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It’s a nightmare when mental health medicine runs out

Mental health patients in Johannesburg’s East Rand are hard hit by the unavailability of medication.

When Lettie Mabena* turned on to her side, she felt something furry in the bed next to her. She felt the small lifeless body of a dog.

But she was only dreaming.

“I woke up sweating. My heart was beating fast; I was short of breath. I felt very hot and had to undress and drink water,” she recalls. 

“Since I stopped taking my mental health medication, I have bad dreams every night. My partner knows when this starts he must give me water to drink and then I can calm down and sleep. That’s my routine now,” she says.

Mabena, who lives with her fiancé and daughter in Daveyton, Gauteng, suffers from anxiety, the remnants of an abusive relationship that ended three years ago. She was put on medication to help prevent panic attacks.

“It also helped to stop me from having nightmares,” she says.

No drugs

For three months, her pills haven’t been available at the Daveyton clinic; her panic attacks are back. “I don’t know what will happen to me: they say we mustn’t skip our pills, and we must drink them the right way.”

The South African Depression and Anxiety Group says it deals with cases like Mabena’s every day. The group’s Cassey Chambers says: “The other day we received a call from a patient at a state clinic who couldn’t get medication for her anxiety and depression because the dispensary in Hillbrow didn’t have a driver available to deliver [it] to the clinics. This made her more anxious … It might even cause a relapse.”

Chambers says the shortage of mental health medication has a ripple effect on patients who spend money to go the clinic, only to be told it is not available and they should come back another time. Patients with jobs must take time off work whenever they go to the clinic.

“It can be devastating for a family if someone can’t get their medication. Imagine if you had a patient with diabetes and you said, ‘Sorry we don’t have your medication for the next month.’ It’s the same with a mental illness and it has dire consequences.”

Chambers says South Africa doesn’t have resources to meet the demand for mental healthcare. “Our call centre is incredibly busy with people who need treatment. But there aren’t enough hospitals, doctors or clinics. Not every community clinic has a psychiatrist or a psychologist.”

Shortages: The Daveyton Primary Health Care Clinic is one of the many centres affected by stock-outs, rendering it unable to dispense psychiatric and other medicines to patients.


One in three South Africans will experience a mental illness or disorder in their lifetime, according to Health Minister Aaron Motsoaledi. The South African Federation for Mental Health estimates 8 000 people commit suicide in the country each year. Health patients such as Mabena, who are also HIV positive, are most affected by the unavailability of medication for mental illnesses.

“Sub-Saharan Africa is confronted with frightening HIV statistics and it is estimated that half of HIV-infected patients have a mental illness,” according to a Southern African HIV Clinicians Society 2014 publication.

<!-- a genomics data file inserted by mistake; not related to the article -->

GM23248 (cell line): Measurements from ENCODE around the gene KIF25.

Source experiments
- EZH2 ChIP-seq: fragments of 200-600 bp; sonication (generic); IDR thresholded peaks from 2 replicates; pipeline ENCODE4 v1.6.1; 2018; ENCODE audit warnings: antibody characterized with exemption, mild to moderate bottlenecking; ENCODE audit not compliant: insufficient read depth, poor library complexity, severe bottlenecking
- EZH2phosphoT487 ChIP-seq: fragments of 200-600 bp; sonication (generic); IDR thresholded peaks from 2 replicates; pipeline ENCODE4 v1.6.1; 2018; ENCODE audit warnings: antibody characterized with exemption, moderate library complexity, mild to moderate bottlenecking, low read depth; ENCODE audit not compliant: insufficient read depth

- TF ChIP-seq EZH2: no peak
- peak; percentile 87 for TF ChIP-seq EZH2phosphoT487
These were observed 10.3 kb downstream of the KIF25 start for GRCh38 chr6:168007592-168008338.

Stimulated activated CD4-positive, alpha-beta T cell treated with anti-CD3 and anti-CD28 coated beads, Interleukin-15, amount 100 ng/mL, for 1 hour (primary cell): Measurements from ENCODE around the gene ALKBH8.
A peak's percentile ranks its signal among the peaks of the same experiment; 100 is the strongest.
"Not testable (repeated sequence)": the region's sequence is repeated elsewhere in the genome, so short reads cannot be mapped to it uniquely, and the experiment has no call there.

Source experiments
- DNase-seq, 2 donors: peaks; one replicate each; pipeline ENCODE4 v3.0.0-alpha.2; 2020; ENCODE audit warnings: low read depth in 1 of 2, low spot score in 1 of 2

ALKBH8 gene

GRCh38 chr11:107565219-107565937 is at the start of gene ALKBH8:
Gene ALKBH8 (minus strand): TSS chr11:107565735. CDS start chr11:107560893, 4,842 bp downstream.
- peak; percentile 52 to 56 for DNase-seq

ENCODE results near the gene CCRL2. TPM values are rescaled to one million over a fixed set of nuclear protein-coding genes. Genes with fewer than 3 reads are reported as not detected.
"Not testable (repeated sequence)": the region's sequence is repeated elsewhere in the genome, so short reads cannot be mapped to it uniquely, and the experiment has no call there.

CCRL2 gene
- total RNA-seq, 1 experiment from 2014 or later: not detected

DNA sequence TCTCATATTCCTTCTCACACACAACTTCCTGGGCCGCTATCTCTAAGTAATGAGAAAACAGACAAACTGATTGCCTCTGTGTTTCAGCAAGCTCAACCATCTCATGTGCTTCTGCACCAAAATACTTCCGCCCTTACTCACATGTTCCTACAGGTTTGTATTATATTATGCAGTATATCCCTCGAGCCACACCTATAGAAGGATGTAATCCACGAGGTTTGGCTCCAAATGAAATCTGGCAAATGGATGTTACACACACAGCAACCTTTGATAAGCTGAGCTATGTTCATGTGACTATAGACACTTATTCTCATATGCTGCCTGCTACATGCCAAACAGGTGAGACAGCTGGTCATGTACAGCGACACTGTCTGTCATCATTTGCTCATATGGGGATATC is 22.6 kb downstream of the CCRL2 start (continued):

There’s a correlation between mental health and HIV. “Mental health problems, including substance-use disorders, are associated with increased risk of HIV infection and, conversely, some mental disorders occur as a direct result of HIV infection,” the World Health Organisation states.

Mabena says she reported the medicine stock-outs to the Stop Stock Outs project and clinic management.


Until the problem is solved she says she will take matters into her own hands. “I drink lots of supplements and vitamins for energy … I don’t sleep much. Without my mental health medication, I sleep so little because of the nightmares I get.”

Pharmacists warn that patients such as Mabena who are on HIV treatment should avoid vitamin supplements as they could negatively affect the efficacy of their ARVs.

“I don’t have proof [of] how safe I am. But the only thing I tell myself is it’s a supplement, it doesn’t drain the ARVs, it doesn’t detox. There is another one I drink for stress and fatigue if I get tired. There’s just a lot of stuff that I take. I even use Allergex [an antihistamine] to help me sleep,” she says.

When asked if she was afraid the self-medication might affect her ARVs, Mabena shrugs.

“Being scared is not going to help. At the end of the day I want to feel alright. If it means I must drug myself sometimes in order to fall asleep, what must I do?”

The Gauteng health department says it has not received reports of shortages of mental health medication. Its spokesperson, Steve Mabona, says facilities receive their orders for the beta-blocker Propanolol directly from the pharmaceutical company that supplies the medication. He says the depot received the antidepressant Citalopram on May??27 and June??8, adding that his department has not received reports of the shortage of this drug. He says he will check with the Daveyton clinic “as we have stock” available.

* The woman was willing to be identified, but Bhekisisa has chosen to protect her from potential discrimination by not using her real name

Ina Skosana was a health reporter at Bhekisisa.